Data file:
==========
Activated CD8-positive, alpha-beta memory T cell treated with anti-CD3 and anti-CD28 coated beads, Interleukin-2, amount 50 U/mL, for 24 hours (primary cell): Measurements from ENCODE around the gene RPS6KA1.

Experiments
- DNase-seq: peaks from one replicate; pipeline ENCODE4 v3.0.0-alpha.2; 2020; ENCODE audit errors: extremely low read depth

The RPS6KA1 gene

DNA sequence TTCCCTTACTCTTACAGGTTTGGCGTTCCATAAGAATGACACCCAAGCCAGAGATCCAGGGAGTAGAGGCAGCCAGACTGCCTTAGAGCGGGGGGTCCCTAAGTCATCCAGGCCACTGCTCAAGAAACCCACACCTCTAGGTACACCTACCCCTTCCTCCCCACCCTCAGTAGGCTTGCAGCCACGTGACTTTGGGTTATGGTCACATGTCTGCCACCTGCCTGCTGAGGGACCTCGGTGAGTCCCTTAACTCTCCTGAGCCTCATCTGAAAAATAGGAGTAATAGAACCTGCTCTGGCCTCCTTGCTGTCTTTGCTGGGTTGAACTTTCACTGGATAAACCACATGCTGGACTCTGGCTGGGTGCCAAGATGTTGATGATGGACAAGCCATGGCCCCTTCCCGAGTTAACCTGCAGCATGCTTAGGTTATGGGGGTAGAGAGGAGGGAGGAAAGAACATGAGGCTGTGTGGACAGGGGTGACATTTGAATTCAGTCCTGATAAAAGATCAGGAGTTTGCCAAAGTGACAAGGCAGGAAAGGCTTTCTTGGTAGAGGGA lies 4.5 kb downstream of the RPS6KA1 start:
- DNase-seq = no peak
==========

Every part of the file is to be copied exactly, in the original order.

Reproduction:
Activated CD8-positive, alpha-beta memory T cell treated with anti-CD3 and anti-CD28 coated beads, Interleukin-2, amount 50 U/mL, for 24 hours (primary cell): Measurements from ENCODE around the gene RPS6KA1.

Experiments
- DNase-seq: peaks from one replicate; pipeline ENCODE4 v3.0.0-alpha.2; 2020; ENCODE audit errors: extremely low read depth

The RPS6KA1 gene

DNA sequence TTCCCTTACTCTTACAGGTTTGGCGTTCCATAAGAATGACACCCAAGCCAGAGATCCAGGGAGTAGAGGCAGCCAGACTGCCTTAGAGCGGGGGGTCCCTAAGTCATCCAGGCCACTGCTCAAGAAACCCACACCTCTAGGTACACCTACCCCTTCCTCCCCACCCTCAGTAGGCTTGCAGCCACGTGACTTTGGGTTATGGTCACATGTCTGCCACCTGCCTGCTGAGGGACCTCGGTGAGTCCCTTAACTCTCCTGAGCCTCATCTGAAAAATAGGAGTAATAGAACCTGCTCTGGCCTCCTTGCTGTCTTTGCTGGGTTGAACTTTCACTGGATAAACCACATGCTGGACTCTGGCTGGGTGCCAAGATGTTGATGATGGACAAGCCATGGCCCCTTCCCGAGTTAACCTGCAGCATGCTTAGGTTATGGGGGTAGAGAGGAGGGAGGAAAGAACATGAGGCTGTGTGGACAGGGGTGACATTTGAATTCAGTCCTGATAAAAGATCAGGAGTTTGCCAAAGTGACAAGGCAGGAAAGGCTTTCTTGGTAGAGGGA lies 4.5 kb downstream of the RPS6KA1 start:
- DNase-seq = no peak